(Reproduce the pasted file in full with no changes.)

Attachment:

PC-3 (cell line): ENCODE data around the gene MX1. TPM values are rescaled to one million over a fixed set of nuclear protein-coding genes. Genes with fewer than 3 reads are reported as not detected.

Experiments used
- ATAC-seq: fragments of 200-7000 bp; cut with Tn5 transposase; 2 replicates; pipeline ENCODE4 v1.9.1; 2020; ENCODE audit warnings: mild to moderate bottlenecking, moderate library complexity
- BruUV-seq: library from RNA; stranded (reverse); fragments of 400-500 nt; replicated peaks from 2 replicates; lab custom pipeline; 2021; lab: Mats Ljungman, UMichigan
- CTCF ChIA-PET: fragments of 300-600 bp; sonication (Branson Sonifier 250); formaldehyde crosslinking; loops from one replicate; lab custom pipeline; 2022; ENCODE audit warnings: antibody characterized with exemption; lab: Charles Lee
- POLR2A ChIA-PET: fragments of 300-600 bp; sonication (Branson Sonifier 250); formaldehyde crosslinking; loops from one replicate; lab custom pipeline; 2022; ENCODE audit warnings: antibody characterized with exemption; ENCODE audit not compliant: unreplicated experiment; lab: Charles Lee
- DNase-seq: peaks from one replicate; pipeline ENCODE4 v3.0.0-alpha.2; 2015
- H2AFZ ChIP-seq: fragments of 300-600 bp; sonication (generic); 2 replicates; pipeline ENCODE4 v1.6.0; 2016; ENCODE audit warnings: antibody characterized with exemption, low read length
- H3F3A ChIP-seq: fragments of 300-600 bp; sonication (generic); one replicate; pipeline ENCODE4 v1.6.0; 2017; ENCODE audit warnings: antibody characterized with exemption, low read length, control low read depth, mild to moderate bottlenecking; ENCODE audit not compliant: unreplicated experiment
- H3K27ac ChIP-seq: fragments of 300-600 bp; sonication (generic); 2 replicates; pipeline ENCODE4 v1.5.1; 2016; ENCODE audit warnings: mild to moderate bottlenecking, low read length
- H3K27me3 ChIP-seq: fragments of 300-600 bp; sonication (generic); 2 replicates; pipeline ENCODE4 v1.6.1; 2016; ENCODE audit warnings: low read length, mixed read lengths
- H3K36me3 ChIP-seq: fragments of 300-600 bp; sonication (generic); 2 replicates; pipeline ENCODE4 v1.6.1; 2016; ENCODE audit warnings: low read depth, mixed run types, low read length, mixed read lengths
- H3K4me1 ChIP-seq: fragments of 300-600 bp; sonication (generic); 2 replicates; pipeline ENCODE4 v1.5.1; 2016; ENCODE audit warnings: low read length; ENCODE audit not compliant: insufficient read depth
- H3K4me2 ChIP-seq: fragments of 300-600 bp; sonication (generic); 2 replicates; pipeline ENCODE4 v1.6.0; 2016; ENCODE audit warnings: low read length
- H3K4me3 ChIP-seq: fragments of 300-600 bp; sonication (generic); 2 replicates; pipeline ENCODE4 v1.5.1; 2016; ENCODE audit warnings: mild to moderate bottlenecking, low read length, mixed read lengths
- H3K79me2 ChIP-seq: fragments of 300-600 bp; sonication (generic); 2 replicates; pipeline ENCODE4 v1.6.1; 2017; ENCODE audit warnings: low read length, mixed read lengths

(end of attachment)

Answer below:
PC-3 (cell line): ENCODE data around the gene MX1. TPM values are rescaled to one million over a fixed set of nuclear protein-coding genes. Genes with fewer than 3 reads are reported as not detected.

Experiments used
- ATAC-seq: fragments of 200-7000 bp; cut with Tn5 transposase; 2 replicates; pipeline ENCODE4 v1.9.1; 2020; ENCODE audit warnings: mild to moderate bottlenecking, moderate library complexity
- BruUV-seq: library from RNA; stranded (reverse); fragments of 400-500 nt; replicated peaks from 2 replicates; lab custom pipeline; 2021; lab: Mats Ljungman, UMichigan
- CTCF ChIA-PET: fragments of 300-600 bp; sonication (Branson Sonifier 250); formaldehyde crosslinking; loops from one replicate; lab custom pipeline; 2022; ENCODE audit warnings: antibody characterized with exemption; lab: Charles Lee
- POLR2A ChIA-PET: fragments of 300-600 bp; sonication (Branson Sonifier 250); formaldehyde crosslinking; loops from one replicate; lab custom pipeline; 2022; ENCODE audit warnings: antibody characterized with exemption; ENCODE audit not compliant: unreplicated experiment; lab: Charles Lee
- DNase-seq: peaks from one replicate; pipeline ENCODE4 v3.0.0-alpha.2; 2015
- H2AFZ ChIP-seq: fragments of 300-600 bp; sonication (generic); 2 replicates; pipeline ENCODE4 v1.6.0; 2016; ENCODE audit warnings: antibody characterized with exemption, low read length
- H3F3A ChIP-seq: fragments of 300-600 bp; sonication (generic); one replicate; pipeline ENCODE4 v1.6.0; 2017; ENCODE audit warnings: antibody characterized with exemption, low read length, control low read depth, mild to moderate bottlenecking; ENCODE audit not compliant: unreplicated experiment
- H3K27ac ChIP-seq: fragments of 300-600 bp; sonication (generic); 2 replicates; pipeline ENCODE4 v1.5.1; 2016; ENCODE audit warnings: mild to moderate bottlenecking, low read length
- H3K27me3 ChIP-seq: fragments of 300-600 bp; sonication (generic); 2 replicates; pipeline ENCODE4 v1.6.1; 2016; ENCODE audit warnings: low read length, mixed read lengths
- H3K36me3 ChIP-seq: fragments of 300-600 bp; sonication (generic); 2 replicates; pipeline ENCODE4 v1.6.1; 2016; ENCODE audit warnings: low read depth, mixed run types, low read length, mixed read lengths
- H3K4me1 ChIP-seq: fragments of 300-600 bp; sonication (generic); 2 replicates; pipeline ENCODE4 v1.5.1; 2016; ENCODE audit warnings: low read length; ENCODE audit not compliant: insufficient read depth
- H3K4me2 ChIP-seq: fragments of 300-600 bp; sonication (generic); 2 replicates; pipeline ENCODE4 v1.6.0; 2016; ENCODE audit warnings: low read length
- H3K4me3 ChIP-seq: fragments of 300-600 bp; sonication (generic); 2 replicates; pipeline ENCODE4 v1.5.1; 2016; ENCODE audit warnings: mild to moderate bottlenecking, low read length, mixed read lengths
- H3K79me2 ChIP-seq: fragments of 300-600 bp; sonication (generic); 2 replicates; pipeline ENCODE4 v1.6.1; 2017; ENCODE audit warnings: low read length, mixed read lengths